#VoicesofWomen: When intent and skill work together, you can create magic, writes Lavanya Ramamurthy, in her winning entry at VOW. Read On!
Skilling is, of course, a crucial element in how careers are built and how they progress irrespective of gender. A key to having a strong and resilient company is how well established and well-defined the routes to climb the ladder are and skilling remains the most definitive way to assess and enhance an individual’s capabilities and leadership qualities.
But the path to climb that ladder is often different when viewed from the lens of gender. Women overall have distinct career patterns, different career locus, wider career contexts and different sets of career beliefs when compared to that men.
The answer to do women need bespoke and a more women-oriented skilling, at least for me, is a resounding yes!
Women require different approaches in skilling than men because they approach their career journeys differently than men.
Traditional models of career development are based predominantly on the career experiences of men. It doesn’t consider that women have a different set of needs and navigate different circumstances and life contexts through the stages of their careers.
From biases starting in childhood that determine women’s approaches towards education; women’s development psychology and their relational approach to career building; the context of family and how women still are primarily responsible for managing the household space; how different genders perceive things like work and their own role in the organization; lack of relatable role models, particularly in the field of tech and other STEM domains; biases of both implicit and explicit variety prevalent in the work-environment and society — All these factors and many more play a crucial role in women’s careers shaping up the way they do. (1,2,3)
Since there is a multitude of factors that affect women’s careers and growth, it is only sensible to approach skilling with methods that are more tailored to women. There is a large difference between the participation rate of men (57.1 percent) and that of women (12.7 percent) in the labor workforce. India’s labor structure and gender disparity mean that 3 out of every 4 women do not take part in any recognized economic activity. To not take these factors into account when it comes to skilling the women workforce is detrimental both for the long-term well-being of the company and women’s career prospects. It is vital to design modules for skilling women that incorporate and acknowledge this.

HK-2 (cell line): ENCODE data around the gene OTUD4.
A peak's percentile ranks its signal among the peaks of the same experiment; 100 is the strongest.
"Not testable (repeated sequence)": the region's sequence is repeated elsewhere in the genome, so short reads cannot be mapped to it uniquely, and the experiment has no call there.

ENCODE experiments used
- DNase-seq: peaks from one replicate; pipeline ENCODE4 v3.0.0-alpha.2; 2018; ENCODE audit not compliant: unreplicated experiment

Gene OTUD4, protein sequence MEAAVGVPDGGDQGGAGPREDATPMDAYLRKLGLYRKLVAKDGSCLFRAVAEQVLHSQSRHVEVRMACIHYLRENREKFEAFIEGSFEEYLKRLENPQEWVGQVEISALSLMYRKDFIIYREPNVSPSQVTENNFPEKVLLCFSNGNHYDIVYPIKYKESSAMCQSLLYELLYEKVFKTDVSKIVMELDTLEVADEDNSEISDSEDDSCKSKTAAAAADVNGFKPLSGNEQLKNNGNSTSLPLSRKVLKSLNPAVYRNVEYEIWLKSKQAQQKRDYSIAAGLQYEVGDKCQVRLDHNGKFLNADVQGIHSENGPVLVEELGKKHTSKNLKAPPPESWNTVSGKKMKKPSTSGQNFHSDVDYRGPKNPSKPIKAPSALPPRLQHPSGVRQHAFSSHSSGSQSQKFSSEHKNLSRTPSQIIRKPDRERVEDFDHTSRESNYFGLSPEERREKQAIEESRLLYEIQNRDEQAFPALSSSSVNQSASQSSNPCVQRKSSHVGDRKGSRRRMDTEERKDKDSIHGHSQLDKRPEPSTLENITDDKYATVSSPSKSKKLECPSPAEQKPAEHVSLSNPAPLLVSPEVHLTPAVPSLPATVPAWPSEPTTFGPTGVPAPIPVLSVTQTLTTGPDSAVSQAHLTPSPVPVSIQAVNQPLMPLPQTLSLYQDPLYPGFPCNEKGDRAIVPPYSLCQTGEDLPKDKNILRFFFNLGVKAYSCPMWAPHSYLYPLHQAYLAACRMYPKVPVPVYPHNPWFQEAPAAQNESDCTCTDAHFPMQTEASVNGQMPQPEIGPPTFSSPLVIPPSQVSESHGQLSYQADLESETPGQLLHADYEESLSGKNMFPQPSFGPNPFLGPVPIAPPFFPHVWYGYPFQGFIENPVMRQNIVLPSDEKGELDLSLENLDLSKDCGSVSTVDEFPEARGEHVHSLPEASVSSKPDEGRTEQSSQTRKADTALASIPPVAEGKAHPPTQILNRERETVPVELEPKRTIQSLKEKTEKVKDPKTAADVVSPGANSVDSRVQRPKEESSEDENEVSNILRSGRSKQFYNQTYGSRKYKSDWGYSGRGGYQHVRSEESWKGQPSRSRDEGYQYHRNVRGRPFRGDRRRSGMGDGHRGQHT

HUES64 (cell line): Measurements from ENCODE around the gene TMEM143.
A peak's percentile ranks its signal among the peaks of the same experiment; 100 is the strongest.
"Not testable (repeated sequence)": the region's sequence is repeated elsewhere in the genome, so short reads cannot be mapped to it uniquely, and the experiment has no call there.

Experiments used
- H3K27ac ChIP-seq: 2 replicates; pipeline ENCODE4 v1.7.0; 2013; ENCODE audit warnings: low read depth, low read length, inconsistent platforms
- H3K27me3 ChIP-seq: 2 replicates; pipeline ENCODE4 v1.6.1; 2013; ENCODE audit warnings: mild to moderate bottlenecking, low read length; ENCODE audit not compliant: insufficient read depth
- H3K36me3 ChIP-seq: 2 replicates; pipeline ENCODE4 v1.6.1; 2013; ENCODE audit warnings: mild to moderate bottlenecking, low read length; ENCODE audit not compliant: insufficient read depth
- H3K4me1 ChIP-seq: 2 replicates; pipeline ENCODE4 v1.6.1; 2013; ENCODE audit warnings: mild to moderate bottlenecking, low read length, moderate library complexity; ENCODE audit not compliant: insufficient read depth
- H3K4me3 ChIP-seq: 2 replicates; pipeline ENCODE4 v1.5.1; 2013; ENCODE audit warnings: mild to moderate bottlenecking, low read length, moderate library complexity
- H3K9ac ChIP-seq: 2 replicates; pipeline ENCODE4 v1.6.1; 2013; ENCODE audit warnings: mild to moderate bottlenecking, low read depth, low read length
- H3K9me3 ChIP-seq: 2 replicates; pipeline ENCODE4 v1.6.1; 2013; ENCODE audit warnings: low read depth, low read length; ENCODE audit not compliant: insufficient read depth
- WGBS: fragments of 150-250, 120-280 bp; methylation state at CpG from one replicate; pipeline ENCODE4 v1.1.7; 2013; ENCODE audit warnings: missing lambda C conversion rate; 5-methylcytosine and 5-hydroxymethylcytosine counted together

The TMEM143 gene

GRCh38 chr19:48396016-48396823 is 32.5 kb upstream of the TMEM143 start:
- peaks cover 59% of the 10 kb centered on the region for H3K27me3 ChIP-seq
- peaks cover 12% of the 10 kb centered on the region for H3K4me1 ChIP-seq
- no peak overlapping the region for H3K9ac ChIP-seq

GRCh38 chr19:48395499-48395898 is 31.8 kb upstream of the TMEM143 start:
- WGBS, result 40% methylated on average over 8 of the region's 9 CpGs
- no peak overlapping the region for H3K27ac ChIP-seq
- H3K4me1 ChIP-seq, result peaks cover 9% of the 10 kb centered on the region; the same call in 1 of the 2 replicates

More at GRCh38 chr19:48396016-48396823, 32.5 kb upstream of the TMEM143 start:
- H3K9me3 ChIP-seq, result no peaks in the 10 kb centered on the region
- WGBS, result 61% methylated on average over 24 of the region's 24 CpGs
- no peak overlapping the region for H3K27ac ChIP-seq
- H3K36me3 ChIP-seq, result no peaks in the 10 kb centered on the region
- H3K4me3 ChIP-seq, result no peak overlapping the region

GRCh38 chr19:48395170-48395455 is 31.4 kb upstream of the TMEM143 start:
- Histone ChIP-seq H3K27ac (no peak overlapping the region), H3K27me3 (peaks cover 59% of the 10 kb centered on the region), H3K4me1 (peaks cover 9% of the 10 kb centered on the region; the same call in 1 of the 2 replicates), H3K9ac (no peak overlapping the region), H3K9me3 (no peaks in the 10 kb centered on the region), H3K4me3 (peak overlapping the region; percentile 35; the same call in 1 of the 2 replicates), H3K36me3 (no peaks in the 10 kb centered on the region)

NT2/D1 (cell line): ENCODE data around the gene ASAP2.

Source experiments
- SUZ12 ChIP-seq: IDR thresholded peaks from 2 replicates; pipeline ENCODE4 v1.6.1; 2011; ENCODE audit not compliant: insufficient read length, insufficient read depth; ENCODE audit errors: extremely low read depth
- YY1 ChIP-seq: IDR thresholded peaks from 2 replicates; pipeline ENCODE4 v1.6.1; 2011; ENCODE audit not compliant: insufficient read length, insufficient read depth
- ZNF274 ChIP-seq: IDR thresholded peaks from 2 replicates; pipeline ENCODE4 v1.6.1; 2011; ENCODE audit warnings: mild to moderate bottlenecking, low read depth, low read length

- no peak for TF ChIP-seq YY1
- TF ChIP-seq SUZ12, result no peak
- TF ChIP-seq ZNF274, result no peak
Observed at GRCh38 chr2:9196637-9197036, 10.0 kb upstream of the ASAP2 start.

Having women-specific skills and program components while skilling is vital to take the step towards gender equality within the organization.
If women’s under-representation in the upper echelons of management and a token status must be corrected, it cannot be done without a women-centered skilling program design that is deployed top to bottom at an organizational level. To unleash the full potential of women in an organization, their requirements and demands absolutely have to be at the center of how they’re skilled to take on more advanced roles within the organization.
Bespoke skilling that understands how women adapt to family pressures, how they see their careers shape up vis-à-vis their male counterparts, how they relate to their peers and the general graph of women’s career where they tend to contribute the most towards the later stages of their career must be taken into account to fix gender disparity within an organizational setting.
While obviously, the entire ecosystem at the organizational level needs to give a push and needs to come forward to make bespoke skilling a feature, more immediate ecosystems can perhaps play an even greater role. The technical mentors are the most accessible and impactful in skilling women while keeping their requirements in mind. Since they are the ones actually directly involved in skilling, significant responsibilities lies on their shoulder and the organization should enable them to do so.
Women who hold higher positions within the organization also need to walk the talk and lead by example.
Since they have gone through the struggle, they are in a much better position to understand the nuances of what it is like to be a woman rising through the ranks and therefore can better tailor skilling programs to meet the requirements of women.
Sponsorship programs are again a wonderful way for women to learn skills with their experience comes first. Forming more intimate work relations in a safe environment can then help women navigate the organization and get those high-stakes assignments that can propel them into a leadership position. Several studies have proven the efficacy of sponsorship as a tool make women a pivotal tool in organizational success.
While bespoke skilling as an idea is perhaps still in its infancy, it promises to be a way to close in some of the gender gaps that remain within the organization.
It is an idea that deserves to be deeply explored and utilized for the sake of the organization and the women who work for it. After all, a more equal workforce is a prerequisite for a strong organization. Everybody does well if the women do well.
1 Burke et al, 2002; Hochschild et al 1989 — Impact of family responsibilities on men’s and women’s careers
2 Fletcher et al, 1996; Kram, 1996 — distinctive relational emphasis may pervade women’s career development
3 Gilligan, 1982; Miller, 1976 -findings from women’s developmental psychology
4. https://www.outlookindia.com/website/story/india-news-skilling-and-employment-of women-a-priority-for-indias-progress/378279
5. https://www.thehindubusinessline.com/opinion/skill-schemes-should-focus-on women/article30495858.ece
Author: Lavanya Ramamurthy works at Swiss Re and is the second runner up of VOW(Voices-of-Women), an annual women focused blogging contest presented by We-Ace, powered by IBM